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Kathleen Bartholomew: Standing Up to Physician Bad Behavior

Rebecca Hendren, for HealthLeaders Media, December 2, 2010

This was not a road she expected to find herself traveling. The journey began in 1991, when she was out of a job, separated from her husband, and the mother of five children, all younger than 11. She was introduced to a lawyer who offered to handle her divorce for free—if she agreed to become a nurse. Never one to turn down a good deal, and recognizing her dire straits, Bartholomew accepted the deal.

She packed her five kids into the car and drove to North Carolina so family could watch the children while she attended school and studied. Eventually, her hard work paid off and she started her first position as a nurse. Almost immediately, she witnessed the perverse hierarchies involved when physicians and nurses talk to each other.

"Every time the nurse would call to report a temperature, the physician would slam the phone down, even though we had guidelines to call if the patient's temperature was above 102 degrees," says Bartholomew.

She knew that the belittling, demeaning, and hostile behavior she witnessed throughout healthcare was a serious problem.

"I realized it was something that carried over" and affected patient care, because a person cannot perform cognitive tasks when his or her emotional state is compromised, says Bartholomew. "No human being can think clearly when they are upset. When you create healthy relationships, you are providing a safety net. Our patients will never be safe until all caregivers feel safe enough to communicate—to challenge, question, advocate, and ask for clarification."

As Bartholomew progressed in her career, becoming manager of a 57-bed orthopedic unit in a downtown Seattle hospital, she worked on improving nurse-physician communication and she experienced amazing results.

She turned her attention outside her organization and began to talk about the issue to others. What she was saying struck a nerve. As she presented to hospitals and conferences, nurses would come up to her, weeping, and tell her their stories. She added the need to improve nurse-to-nurse horizontal hostility to her mission and became a celebrated author, speaker, and educator on the topic of bad behavior and the patient safety imperative for changing culture.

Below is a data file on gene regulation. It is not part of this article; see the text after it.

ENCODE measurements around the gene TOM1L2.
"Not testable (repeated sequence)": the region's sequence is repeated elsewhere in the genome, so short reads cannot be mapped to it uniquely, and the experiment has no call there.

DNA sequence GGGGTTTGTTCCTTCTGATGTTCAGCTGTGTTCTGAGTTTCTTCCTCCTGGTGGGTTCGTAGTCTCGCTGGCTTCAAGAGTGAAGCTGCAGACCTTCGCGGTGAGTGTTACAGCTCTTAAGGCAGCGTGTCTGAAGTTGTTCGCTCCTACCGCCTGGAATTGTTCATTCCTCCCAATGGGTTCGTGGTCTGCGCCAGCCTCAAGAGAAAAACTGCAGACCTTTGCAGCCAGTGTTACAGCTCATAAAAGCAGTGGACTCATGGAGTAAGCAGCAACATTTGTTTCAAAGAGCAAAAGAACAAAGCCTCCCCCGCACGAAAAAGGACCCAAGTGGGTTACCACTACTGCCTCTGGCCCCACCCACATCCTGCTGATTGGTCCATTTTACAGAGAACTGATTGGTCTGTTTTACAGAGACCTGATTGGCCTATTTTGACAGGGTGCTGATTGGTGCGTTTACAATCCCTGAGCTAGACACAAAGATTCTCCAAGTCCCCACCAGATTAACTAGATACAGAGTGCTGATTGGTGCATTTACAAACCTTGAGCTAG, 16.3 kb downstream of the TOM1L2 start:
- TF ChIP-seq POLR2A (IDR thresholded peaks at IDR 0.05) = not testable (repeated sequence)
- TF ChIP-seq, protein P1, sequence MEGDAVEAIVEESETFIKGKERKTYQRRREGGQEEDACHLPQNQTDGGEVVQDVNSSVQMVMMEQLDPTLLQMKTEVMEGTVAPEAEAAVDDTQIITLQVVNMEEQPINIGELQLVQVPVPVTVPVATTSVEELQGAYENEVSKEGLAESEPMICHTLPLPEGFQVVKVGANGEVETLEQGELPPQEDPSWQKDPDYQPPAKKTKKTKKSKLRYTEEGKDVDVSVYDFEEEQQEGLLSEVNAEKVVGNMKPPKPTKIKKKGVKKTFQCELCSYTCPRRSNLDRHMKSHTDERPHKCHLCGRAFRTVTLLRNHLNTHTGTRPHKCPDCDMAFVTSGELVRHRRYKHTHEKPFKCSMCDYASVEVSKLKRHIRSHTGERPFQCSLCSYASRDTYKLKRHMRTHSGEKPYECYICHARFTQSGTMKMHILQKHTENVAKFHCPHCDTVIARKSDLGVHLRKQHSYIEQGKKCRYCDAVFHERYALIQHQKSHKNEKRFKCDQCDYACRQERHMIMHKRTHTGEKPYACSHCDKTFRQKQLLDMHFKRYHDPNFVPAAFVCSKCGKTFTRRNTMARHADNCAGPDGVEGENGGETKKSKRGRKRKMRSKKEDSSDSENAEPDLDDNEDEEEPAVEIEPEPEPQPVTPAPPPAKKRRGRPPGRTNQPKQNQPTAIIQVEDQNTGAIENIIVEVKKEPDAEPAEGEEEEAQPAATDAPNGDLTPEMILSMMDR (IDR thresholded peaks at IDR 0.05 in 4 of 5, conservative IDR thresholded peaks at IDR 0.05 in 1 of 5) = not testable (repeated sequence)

"It's just absurd that the two people who are providing the care are not required or expected to communicate on a daily basis," says Bartholomew, noting that poor communication "is the No. 1 cause of errors."

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5 comments on "Kathleen Bartholomew: Standing Up to Physician Bad Behavior"


Janet Eckhart, EdD, MSN, RN (11/13/2011 at 10:25 AM)
It is time that all of us acknowledge that whatever name we choose to give this ugly cancer on our profession (bullying, eating our young, lateral violence)is thriving in our academic center as well as the workplace. We ingrain this unspoken behavior in the earliest stages of developing our nursing: the educational programs. It starts with how faculty interact with each other and the students and spreads to how students interact with each other. We are what we teach. So is there any wonder when these young nurses enter the work force, they have novice experience with these undo forces and encounter the seasoned nurses who have refined the skills for bullying and "eating our young". We operate on the belief system of new graduates having to run the gauntlet, taking their beating/pay their dues before they can be assimilated into the sisterhood/brotherhood of nursing. The same holds true for any new member of the team. It is long overdue for those good nurses to take a stand for what is the ethical way to behave and conduct ourselves as professionals. Evil or bad practices are allowed to flourish because good people turn a blind eye and do nothing.

Shannon Buckingham (8/3/2011 at 12:37 AM)
Thank GOD! somebody put this issue on the map and gave it a name! I have been a victim as well. But it was always so hard to report since the behavior is/was so passive-aggressive. The complainer always had the complaint thrown back in her face as if she was the problem,I too, have tried to identify/stop this terrible behavior but as you can imagine, it's a very difficult task with no help o suppot.At least now we have a starting point. I used to tell my husband, "You'd be surpeised at how Vicious!! nurses can be to one another when the general public thinks we are just sweet little angels of mercy" when in reality, we can be absolute DEVILS!! to each other

Ava Madison (12/20/2010 at 9:25 AM)
Dear Ms. Bartholomew, Our family just recently experienced a nightmarish experience at a leading Hospital, that resulted in the senseless death of a baby. I turned this in to management before the baby was cold. They accept no fault. I have turned it into every entity ( The Joint Commission, All State entities ect.) that I thought could do something about this to make sure no other family experiences this tragedy and no other baby senselessly losses it's life. everyone that we have told what happened looks at us in horror. It is about the most egregious sitution I have ever heard about. I would like to talk to you about it. Thank you and Merry Christmas.